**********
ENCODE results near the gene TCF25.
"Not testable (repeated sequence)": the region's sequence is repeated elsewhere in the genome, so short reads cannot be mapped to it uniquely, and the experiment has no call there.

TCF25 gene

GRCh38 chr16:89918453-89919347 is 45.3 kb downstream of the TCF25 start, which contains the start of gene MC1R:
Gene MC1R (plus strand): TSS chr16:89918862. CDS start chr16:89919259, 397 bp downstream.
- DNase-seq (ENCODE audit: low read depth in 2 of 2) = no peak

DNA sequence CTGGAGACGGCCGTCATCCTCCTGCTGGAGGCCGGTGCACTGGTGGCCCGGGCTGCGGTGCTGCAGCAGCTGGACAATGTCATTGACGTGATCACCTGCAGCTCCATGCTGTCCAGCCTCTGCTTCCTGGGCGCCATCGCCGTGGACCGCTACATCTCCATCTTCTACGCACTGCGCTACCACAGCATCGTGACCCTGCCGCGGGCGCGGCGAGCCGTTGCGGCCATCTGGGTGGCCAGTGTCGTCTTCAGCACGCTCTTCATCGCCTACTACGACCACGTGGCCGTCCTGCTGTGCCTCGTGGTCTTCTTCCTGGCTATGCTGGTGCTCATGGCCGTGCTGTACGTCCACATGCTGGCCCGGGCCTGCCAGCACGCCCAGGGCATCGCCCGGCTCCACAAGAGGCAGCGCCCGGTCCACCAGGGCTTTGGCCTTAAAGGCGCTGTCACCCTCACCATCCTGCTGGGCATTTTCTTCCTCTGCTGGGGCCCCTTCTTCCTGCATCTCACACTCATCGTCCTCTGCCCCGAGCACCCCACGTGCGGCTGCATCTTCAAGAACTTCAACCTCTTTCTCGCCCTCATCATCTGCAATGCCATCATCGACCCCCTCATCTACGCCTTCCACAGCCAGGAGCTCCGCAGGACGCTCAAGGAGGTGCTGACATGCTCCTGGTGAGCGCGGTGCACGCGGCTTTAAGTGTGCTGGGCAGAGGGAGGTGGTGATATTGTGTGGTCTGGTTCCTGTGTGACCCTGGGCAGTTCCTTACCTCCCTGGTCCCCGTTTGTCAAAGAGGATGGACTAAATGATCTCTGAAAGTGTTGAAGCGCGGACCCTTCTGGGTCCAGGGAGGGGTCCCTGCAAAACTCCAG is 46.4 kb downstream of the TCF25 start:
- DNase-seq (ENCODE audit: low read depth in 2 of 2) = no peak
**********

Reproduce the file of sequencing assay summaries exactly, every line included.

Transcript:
ENCODE results near the gene TCF25.
"Not testable (repeated sequence)": the region's sequence is repeated elsewhere in the genome, so short reads cannot be mapped to it uniquely, and the experiment has no call there.

TCF25 gene

GRCh38 chr16:89918453-89919347 is 45.3 kb downstream of the TCF25 start, which contains the start of gene MC1R:
Gene MC1R (plus strand): TSS chr16:89918862. CDS start chr16:89919259, 397 bp downstream.
- DNase-seq (ENCODE audit: low read depth in 2 of 2) = no peak

DNA sequence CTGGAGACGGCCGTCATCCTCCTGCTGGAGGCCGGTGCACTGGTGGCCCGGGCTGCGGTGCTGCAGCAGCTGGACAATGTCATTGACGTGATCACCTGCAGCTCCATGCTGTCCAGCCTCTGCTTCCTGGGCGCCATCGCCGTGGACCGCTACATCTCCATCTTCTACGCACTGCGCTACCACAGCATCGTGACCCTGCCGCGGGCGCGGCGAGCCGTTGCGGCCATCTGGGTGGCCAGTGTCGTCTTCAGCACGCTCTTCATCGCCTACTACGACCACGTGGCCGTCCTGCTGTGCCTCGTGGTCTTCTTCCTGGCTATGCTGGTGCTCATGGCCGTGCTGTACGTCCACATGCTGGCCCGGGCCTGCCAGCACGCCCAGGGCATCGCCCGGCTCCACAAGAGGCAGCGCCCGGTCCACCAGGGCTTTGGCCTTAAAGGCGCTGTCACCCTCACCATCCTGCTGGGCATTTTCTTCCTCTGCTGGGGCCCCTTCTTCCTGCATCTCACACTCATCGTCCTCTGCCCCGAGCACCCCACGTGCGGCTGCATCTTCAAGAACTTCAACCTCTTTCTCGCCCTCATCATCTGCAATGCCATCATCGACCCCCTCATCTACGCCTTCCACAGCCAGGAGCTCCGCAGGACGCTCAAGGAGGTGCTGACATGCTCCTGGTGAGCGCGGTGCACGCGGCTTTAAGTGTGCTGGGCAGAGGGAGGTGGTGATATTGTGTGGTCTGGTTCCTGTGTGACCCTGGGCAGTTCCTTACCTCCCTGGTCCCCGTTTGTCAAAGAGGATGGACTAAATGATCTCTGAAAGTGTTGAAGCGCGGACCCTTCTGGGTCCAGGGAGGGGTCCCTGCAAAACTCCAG is 46.4 kb downstream of the TCF25 start:
- DNase-seq (ENCODE audit: low read depth in 2 of 2) = no peak